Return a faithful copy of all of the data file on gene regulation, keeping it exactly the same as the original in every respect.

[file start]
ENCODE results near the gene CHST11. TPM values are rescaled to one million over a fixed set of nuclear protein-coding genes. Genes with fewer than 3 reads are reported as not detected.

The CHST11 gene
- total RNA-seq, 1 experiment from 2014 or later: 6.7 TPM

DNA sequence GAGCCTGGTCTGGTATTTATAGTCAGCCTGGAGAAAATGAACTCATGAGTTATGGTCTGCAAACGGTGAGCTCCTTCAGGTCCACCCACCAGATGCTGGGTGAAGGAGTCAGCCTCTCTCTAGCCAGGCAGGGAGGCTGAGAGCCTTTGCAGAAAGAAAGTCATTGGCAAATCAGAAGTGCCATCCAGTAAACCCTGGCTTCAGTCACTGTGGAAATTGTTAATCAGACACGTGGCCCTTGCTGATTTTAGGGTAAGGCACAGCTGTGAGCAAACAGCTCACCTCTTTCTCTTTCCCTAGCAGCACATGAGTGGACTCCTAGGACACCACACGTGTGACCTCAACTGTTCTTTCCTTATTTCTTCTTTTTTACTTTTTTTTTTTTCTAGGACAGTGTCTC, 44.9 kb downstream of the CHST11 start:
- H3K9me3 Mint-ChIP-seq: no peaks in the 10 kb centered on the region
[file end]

ENCODE results near the gene CHST11. TPM values are rescaled to one million over a fixed set of nuclear protein-coding genes. Genes with fewer than 3 reads are reported as not detected.

The CHST11 gene
- total RNA-seq, 1 experiment from 2014 or later: 6.7 TPM

DNA sequence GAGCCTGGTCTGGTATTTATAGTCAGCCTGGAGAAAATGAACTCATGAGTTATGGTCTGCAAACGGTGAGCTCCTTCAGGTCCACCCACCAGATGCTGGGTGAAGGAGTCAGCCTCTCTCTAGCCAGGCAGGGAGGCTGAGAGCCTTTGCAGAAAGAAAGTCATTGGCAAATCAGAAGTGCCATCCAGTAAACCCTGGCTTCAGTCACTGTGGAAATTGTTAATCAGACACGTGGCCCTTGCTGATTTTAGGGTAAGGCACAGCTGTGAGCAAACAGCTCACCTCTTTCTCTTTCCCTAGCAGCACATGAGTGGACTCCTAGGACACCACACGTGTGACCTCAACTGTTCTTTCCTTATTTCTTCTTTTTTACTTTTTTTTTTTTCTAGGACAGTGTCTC, 44.9 kb downstream of the CHST11 start:
- H3K9me3 Mint-ChIP-seq: no peaks in the 10 kb centered on the region